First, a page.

Your only other choices were to go see bands who were not on labels at smaller venues like bars. That never threatened the major system. It didn’t have the quality control or the reach. And those bands had limited distribution, if any, for recorded objects. The easiest thing to do was go to the shop and buy records you heard on the radio.
Then came the Internet. Buying records you heard on the radio at the shop was easier than scouring bars for bands you liked and buying their albums directly from them. But downloading music from the Internet was much easier than leaving the house and going to the shop. Now bands could market their music directly to consumers, social networks could allow you to share discoveries with thousands of like-minded people, niche websites and Internet radio stations could help you discover music you never would hear otherwise and radio no longer had a lock on how people discovered new music. Fans could show their appreciation for a band by starting a fan site, visiting the band’s website, buying t-shirts or even signing online petitions for the band to come to their town. This didn’t break the recording industry system, but it eroded it.
And so we saw two major initiatives to attack this threat, both attempts to formalize the previously-gamed system into law.
One was done against Internet radio. If people had millions of ways to discover music, then labels lost some control over which bands became popular. An effort was made to make Internet radio stations pay a punitively high licence to play music. Radio had never had to pay this fee, because the service they provided to music was so valuable.
But Internet radio was a threat not a service. In the waning days of this battle, the industry has turned to assaulting radio, figuring if they can’t reduce the number of venues for discovery on the Internet, then the service provided by radio is no longer as valuable, and radio better start paying.
This approach has failed because the ways of discovering music on an infinitely-copyable medium are not limited to streaming radio stations. Straightforward Internet radio proliferation has certainly been hindered but only to see innovation in streaming services that license music for sale like Spotify, Rdio, Pandora and the like. Facebook, MySpace and Twitter also serve as discovery mechanisms, as do artists themselves with fan pages. The assault on Internet radio has succeeded only in making Internet radio worse by driving people away from trying it. It has done nothing to preserve or promote the recording industry.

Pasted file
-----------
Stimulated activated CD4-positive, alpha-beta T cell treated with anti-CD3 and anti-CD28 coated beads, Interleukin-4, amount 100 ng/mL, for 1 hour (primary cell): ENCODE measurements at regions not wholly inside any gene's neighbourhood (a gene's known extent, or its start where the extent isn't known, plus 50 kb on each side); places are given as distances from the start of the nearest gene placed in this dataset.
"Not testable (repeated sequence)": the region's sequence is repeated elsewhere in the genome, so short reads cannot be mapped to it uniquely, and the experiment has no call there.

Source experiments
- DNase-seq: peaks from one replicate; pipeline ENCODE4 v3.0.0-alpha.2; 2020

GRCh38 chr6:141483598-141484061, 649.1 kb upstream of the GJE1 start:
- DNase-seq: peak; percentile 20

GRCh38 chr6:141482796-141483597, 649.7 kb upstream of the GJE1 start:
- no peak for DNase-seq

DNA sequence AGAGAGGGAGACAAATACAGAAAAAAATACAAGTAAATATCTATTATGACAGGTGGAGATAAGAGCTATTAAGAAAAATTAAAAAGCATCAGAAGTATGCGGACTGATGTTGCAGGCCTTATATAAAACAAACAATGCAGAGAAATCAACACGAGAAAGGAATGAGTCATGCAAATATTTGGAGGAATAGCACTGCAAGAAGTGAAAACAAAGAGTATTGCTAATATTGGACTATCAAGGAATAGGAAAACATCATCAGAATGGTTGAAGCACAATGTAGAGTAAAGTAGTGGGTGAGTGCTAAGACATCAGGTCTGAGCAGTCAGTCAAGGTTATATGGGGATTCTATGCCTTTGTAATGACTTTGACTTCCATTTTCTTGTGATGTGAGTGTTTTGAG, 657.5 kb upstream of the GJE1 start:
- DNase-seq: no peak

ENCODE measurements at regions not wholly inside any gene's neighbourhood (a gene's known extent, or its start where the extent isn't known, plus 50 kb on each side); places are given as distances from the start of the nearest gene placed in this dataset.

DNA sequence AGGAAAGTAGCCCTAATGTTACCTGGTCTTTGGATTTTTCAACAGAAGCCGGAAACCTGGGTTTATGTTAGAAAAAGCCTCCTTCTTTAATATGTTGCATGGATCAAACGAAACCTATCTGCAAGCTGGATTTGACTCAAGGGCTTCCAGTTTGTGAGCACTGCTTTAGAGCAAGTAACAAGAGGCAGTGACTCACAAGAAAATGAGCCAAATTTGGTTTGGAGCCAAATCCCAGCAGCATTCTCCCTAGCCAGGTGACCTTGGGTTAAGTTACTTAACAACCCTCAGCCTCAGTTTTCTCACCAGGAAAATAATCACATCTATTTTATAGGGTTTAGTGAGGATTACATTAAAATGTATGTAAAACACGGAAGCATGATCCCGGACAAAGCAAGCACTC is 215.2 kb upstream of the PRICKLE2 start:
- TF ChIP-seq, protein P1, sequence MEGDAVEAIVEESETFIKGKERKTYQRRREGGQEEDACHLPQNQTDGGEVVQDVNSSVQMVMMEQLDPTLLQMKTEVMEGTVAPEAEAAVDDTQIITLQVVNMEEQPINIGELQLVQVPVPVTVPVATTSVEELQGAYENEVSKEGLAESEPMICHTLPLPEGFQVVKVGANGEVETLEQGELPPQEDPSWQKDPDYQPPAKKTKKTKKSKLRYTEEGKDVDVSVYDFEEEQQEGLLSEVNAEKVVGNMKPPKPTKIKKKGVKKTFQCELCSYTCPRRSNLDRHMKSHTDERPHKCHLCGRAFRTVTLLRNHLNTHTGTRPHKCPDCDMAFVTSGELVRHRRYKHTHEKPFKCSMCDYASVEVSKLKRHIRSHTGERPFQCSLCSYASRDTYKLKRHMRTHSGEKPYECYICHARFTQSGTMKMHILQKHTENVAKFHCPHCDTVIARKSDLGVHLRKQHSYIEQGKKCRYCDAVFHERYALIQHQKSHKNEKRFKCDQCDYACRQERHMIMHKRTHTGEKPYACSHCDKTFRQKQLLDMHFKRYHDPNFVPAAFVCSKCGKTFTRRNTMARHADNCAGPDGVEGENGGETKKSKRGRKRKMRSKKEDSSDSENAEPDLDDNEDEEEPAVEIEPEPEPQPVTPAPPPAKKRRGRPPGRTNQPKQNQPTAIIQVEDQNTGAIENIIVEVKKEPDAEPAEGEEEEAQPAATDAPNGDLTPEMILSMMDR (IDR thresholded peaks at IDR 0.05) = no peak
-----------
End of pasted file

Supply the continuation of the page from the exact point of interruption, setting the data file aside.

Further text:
The second assault is the assault on piracy. When the only way to get music was to buy it in a shop on vinyl, the recording industry was in heaven. Here was a gold mine. Up until that point all you could do was buy sheet music and play it yourself or wait for a concert. Now you could have the artists in your home. And through the limitations of technology and the fact of physical objects you had no choice but to pay for the privilege.
Then recordable tape, particularly cassettes, arrived and a threat was perceived. Consumers could make their own recordings. They could record music off radio, or at concerts, or even reproduce the physical objects they purchased from the stores and then hand them out for free as ‘mix tapes’.
The recording industry’s reaction was to fight this hard. They fought it in the courts, lobbied for laws against duplicating tapes, and laws against selling the electronics (like dual cassette players) that allowed it. In the end they lost and gave up the fight as they realised the damage was minimal, and they could adapt in other ways.
Cassettes had sound limitations, so CDs were pushed as a much better way to hear music. Sure you could duplicate cassettes, but it was low quality. CDs were the real thing and unparalleled.
Then digital music came along and made it possible to not only duplicate CDs but actually digitise all kinds of music and share perfect copies. The recording industry went back to the exact same strategy they tried against cassettes (and videotape).
They wanted to preserve the way they gamed the system. When you couldn’t get an artist’s music any other way, you paid for copies. But now you didn’t have to. You could get perfect copies of music and once a file is made, the cost of duplication and distribution is almost nothing. There is no system to game. So the industry moved to change the laws, or interpret old laws to apply to preserve the system they learned to game so well.
What if the Internet had always existed
What if there had never been a music industry and we had always had infinitely copyable music files and cheap distribution of recordings? Would there be no music? The industry implies this as the subtext of their arguments, but it’s false. Before recorded music, there was plenty of music: of high quality and low. We don’t lose musicians by having the Internet.